Mauritius is a small island relatively close to the coast of Madagascar. With a population of rougly 1.2 million people, it is one amongst a cluster of islands known for their gorgeous beaches, and as a result, is a popular tourist destination. But Semester at Sea is not a cruise vacation, and while students always have fun, it is balanced with invaluable learning experiences. On the second day in Port Louis, a small group of students went on a service visit that included stops at the Gayasing Ashram Home and the Cite La Cure Neighborhood.
Before the students were taken to their first service stop, they were given a brief introduction to Mauritius' history though a stop at the sacred tomb of Father Laval. He came to the island as a missionary in 1840, but also taught the people how to care for the sick using established routines that prevent infection and the spread of disease. He also helped the progress of educating the Creole children of the island. Creole are Mauritians of African descent.
Once the group left the tomb, they were taken to the Gayasing Ashram Home, where they were given a tour of the facilities, and had the opportunity to interact with some of the patients and staff members. The home serves elderly men and women, mainly focusing on those who are developmentally disabled. The students saw the lands the home was built on, which are quite extensive, and include separate quarters for the men and women, a clinic, and a dining hall. They met some of the male patients, who were spending the morning outside because it was a warm day, before taking a tour of the female quarters. One of the most interesting parts of the visit for many in the group was when they had a chance to talk to two local university students that were doing internships at the home for physical therapy. They got a chance to ask them about working with the patients and going to school in Mauritius, as well as sharing some of their experiences from their home institutions and SAS.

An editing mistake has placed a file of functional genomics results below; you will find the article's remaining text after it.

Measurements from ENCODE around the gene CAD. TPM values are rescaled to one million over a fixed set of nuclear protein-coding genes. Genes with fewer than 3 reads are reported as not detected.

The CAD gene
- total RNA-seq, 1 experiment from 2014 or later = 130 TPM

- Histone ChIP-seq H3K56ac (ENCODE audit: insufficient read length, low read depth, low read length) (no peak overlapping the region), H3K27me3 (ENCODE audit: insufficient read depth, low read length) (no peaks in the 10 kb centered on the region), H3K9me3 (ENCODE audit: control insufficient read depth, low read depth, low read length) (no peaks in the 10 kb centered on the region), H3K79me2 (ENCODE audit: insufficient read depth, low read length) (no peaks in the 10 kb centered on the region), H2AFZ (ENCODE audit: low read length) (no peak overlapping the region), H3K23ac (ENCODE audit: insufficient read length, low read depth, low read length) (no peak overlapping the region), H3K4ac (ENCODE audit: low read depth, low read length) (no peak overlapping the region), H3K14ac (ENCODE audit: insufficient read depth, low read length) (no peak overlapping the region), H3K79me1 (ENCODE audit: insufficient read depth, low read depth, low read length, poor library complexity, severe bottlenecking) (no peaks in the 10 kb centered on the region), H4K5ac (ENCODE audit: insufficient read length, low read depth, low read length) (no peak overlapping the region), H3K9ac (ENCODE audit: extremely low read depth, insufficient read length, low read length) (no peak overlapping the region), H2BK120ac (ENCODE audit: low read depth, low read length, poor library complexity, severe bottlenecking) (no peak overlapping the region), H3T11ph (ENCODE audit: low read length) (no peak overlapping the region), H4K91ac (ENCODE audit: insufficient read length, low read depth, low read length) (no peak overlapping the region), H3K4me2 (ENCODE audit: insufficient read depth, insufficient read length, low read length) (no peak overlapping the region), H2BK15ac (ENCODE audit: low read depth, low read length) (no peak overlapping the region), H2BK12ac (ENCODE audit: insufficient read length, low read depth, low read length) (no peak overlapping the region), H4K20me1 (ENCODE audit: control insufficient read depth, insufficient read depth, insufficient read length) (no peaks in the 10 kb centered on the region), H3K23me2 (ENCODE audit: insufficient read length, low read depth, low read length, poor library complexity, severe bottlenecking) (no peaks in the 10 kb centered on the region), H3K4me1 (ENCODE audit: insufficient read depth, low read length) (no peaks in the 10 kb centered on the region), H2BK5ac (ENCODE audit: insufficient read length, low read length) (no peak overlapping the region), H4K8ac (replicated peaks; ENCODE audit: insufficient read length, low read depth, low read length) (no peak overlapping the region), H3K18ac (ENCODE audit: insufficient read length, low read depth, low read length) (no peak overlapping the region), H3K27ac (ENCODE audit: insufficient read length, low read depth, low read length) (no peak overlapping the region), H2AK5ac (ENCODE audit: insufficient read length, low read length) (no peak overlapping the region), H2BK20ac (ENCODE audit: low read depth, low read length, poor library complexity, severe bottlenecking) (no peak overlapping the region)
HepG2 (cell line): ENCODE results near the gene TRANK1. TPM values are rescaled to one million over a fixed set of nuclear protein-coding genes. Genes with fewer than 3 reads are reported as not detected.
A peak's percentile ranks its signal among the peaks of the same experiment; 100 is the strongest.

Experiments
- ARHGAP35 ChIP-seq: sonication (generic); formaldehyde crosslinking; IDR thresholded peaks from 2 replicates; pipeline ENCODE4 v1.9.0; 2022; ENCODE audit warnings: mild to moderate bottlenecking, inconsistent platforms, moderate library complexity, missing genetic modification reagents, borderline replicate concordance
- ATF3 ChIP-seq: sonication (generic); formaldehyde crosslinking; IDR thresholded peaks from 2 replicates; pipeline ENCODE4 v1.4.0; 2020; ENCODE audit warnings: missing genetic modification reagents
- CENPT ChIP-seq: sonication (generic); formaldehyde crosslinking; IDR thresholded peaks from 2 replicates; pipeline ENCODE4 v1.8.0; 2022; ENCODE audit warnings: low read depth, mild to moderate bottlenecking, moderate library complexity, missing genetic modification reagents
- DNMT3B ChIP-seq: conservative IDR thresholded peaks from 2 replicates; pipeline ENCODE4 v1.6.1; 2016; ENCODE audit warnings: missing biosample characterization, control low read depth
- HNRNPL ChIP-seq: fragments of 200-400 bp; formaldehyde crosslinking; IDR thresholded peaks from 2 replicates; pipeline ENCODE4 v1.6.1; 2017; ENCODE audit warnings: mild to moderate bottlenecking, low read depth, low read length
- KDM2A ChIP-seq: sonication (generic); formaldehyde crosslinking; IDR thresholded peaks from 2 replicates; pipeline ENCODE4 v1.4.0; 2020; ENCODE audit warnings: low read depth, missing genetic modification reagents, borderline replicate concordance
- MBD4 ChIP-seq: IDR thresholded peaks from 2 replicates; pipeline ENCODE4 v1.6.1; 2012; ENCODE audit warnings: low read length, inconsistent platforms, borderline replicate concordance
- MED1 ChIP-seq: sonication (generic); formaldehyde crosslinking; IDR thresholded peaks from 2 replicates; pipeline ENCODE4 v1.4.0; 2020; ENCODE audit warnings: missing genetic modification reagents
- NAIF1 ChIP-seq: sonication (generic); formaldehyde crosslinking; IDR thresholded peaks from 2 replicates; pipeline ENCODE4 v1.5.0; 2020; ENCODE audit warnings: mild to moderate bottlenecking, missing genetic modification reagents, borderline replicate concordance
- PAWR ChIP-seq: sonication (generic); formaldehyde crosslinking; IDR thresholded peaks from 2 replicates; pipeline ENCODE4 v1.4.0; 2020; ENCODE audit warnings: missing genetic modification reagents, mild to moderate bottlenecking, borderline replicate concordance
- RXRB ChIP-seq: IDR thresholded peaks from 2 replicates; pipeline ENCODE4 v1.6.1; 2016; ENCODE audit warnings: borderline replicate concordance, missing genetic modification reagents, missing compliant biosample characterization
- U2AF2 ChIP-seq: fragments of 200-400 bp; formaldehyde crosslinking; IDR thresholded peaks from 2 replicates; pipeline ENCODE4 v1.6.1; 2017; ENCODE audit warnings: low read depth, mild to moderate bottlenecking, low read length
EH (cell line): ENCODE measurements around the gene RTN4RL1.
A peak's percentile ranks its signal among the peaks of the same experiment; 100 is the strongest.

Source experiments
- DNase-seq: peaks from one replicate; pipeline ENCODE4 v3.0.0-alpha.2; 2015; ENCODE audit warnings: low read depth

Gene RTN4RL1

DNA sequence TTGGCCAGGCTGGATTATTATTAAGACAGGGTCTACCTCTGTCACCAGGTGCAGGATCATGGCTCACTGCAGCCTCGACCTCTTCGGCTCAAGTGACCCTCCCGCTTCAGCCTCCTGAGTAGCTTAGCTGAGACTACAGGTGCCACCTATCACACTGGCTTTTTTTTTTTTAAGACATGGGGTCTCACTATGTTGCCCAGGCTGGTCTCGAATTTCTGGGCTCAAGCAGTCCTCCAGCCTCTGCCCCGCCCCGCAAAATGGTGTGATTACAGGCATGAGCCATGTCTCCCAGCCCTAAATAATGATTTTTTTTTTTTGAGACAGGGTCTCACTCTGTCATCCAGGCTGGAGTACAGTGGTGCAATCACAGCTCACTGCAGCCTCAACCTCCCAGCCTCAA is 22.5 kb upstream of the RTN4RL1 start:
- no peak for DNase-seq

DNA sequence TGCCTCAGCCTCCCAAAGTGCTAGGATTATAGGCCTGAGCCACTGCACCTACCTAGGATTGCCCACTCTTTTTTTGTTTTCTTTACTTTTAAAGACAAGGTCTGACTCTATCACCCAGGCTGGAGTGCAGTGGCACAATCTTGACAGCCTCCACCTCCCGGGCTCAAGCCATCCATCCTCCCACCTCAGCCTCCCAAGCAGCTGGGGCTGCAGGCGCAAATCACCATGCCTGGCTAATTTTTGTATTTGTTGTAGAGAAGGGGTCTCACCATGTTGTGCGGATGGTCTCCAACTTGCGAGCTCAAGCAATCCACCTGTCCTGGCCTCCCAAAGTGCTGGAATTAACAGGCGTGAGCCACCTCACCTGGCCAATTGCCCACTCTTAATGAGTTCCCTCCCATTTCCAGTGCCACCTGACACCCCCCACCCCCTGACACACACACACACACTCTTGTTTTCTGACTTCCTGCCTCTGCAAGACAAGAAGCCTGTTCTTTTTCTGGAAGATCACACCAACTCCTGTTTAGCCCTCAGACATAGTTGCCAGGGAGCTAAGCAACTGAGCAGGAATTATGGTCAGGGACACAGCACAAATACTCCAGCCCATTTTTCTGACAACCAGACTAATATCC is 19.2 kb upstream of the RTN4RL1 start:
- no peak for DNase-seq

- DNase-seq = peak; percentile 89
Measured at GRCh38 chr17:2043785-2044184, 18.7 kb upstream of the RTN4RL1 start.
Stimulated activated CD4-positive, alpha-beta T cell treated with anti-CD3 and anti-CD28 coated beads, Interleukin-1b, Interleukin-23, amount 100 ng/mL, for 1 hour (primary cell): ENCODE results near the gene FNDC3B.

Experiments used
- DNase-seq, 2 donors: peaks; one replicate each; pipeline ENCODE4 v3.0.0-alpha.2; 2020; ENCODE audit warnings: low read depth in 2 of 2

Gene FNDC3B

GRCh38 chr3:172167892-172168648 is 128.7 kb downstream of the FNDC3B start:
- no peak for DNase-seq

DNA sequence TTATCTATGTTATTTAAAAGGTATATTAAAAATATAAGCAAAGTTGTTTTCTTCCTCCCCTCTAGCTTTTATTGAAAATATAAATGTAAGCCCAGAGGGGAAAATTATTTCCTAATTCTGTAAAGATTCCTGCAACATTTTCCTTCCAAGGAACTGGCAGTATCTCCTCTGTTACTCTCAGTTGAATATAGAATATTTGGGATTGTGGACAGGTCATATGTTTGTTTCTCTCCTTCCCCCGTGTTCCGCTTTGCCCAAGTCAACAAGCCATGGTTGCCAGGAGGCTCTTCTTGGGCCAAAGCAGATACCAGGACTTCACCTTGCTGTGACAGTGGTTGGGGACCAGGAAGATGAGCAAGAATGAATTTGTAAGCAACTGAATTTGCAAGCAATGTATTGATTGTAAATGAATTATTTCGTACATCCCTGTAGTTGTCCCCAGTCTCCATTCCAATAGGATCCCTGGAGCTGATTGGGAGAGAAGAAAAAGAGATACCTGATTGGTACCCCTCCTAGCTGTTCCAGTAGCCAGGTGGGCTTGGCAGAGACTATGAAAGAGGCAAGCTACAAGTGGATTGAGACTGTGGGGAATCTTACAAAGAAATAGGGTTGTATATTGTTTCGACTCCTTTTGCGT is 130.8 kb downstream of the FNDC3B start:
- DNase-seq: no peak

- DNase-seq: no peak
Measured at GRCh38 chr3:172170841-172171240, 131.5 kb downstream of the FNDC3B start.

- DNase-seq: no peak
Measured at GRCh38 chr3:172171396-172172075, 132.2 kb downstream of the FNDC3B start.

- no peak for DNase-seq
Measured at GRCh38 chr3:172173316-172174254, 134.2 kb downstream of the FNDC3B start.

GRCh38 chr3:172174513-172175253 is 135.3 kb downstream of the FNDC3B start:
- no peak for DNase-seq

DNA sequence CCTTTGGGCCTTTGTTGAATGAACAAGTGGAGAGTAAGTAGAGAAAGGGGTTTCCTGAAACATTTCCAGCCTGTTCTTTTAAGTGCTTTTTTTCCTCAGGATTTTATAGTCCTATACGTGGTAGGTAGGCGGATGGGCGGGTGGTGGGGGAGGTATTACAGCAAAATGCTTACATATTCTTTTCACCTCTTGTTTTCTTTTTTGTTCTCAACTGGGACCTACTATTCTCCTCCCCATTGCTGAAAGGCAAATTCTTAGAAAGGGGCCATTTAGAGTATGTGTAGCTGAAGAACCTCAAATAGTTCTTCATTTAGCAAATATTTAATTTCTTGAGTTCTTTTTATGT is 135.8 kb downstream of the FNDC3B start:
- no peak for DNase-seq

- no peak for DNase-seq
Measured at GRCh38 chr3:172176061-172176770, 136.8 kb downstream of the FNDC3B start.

After leaving the Gayasing Ashram Home, the group went to the Cite La Cure Neighborhood where they spent a few hours with the children in the DLD Teen Hope Project. The project is designed to help young students who otherwise might drop out of school get a quality education. These students are considered at-risk, based on their socio-economic background, family instability and other factors. All of the children spoke French, and a little English and were learning French grammar when the group arrived. After the SAS students were given a short tour of the school, which consisted of two classrooms and an art & crafts room, they sat down with the students to chat. Eventually, the children showed the students how to dance to Sega music, which is the traditional music of the island. The entire group agreed that this was the highlight of their day, even if the beats sounded complicated at times. The children were very open and encouraging, and everyone had a good time whether they were learning or teaching. When it was time to leave, many of the SAS students made promises to keep in touch with the school, before climbing back onto the bus, and taking the 10 minute ride back to the ship.
Be on the look out for a short video of the children and students dancing to Sega, which will be posted soon!
Japan! Kyoto: Getting Lost and Ginkgo Trees - The next morning Meena and I headed to Kyoto. We spent the entire day wandering the city. We wandered into temples, removed our shoes, and meditate...